Mark Huband

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Mark Huband
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Born (1963-08-30) August 30, 1963 (age 60)
Low Bentham
CitizenshipUnited Kingdom
  • Author
  • poet

Mark Christopher Huband (Born 30 August 1963) is a British author, poet and former foreign correspondent specialising in Africa, the Middle East, terrorism, intelligence and global affairs.

Early life

Mark Huband was born in Low Bentham,[1] Yorkshire, the son of David Huband and Ann Huband (née Greening).

On his father's side, he is a descendent of the Viking invader Rollo, Count of Rouen and the first Duke of Normandy (860-930) [2] through Avelina of Bolbec, great-aunt of William 1, 'The Conqueror' (1028-1087). Following the Norman invasion of England in 1066, Mark Huband's ancestor Hugo was given the Ipsley estate along the Warwickshire-Worcestershire border;[3] the estate remained in the Huband family until 1750. In 1266 the estate was seized from Sir Henry Huband as punishment for his strong support for Simon de Monfort's rebellion against King Edward II; as Constable of Kenilworth Castle, Sir Henry Huband devised de Monfort's defensive strategy during the Siege of Kenilworth.[4] Ipsley was returned to the Huband family by the Dictum of Kenilworth. [5] Sir John Huband (1650-1710) was one of the 25 founding shareholders of the Bank of England.[6]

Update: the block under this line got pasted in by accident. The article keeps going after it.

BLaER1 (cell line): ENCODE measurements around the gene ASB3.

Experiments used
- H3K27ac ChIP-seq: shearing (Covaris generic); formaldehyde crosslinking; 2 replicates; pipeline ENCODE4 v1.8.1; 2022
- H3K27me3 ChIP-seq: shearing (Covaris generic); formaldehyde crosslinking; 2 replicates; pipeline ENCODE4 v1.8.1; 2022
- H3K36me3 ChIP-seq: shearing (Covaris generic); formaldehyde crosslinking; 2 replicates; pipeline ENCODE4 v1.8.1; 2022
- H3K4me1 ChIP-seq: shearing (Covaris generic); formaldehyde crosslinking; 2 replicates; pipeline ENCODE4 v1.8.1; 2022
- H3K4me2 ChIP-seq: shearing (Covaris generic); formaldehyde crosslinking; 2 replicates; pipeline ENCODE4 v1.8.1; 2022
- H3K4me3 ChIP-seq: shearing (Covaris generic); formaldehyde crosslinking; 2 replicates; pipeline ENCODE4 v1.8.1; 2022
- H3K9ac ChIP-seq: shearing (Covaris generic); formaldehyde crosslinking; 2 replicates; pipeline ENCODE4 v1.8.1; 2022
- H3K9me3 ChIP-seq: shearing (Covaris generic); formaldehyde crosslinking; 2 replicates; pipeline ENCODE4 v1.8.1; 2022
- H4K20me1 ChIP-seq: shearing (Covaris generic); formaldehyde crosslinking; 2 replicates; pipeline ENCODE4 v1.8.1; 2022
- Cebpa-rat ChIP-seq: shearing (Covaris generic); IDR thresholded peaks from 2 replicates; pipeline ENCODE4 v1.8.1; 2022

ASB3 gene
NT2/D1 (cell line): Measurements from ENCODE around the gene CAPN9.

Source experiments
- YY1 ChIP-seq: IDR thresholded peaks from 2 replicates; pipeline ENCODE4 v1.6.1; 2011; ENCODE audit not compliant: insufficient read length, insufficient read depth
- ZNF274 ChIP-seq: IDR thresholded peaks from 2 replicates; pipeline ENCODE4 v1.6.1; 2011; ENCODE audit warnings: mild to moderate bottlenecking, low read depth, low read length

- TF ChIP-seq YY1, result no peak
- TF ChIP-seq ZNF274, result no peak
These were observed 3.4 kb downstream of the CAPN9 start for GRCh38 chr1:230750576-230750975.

Mark Huband's mother was born in Rogny-les-sept-Ecluses,[7] 100 miles south of Paris, France, two months before Nazi Germany invaded France in May 1940. She, her Belgian-born mother, sister and two brothers spent two years on the run, before escaping France across the Pyrenees to Spain and reaching Lisbon. The ship they were due to take to England was destroyed by a German torpedo, and they reached England aboard another vessel shortly afterwards. Mark Huband has two brothers.

In 1967 the Huband family moved from Yorkshire to the Essex new town of Harlow.[8] His experience of growing up in Harlow is the subject of his 2020 memoir Skinny White Kids: A Memoir.[9] He was educated at Burnt Mill Comprehensive School,[10] where his father was Head of English, and at Manchester University, graduating with a degree in history in 1985. In 1986 he received a Diploma in Journalism Studies from University College, Cardiff.

Personal life

He lives near Stroud, Gloucestershire, UK, with his wife, a princess of the Gueré ethnic group[11] of Côte d'Ivoire.[12] They have two children.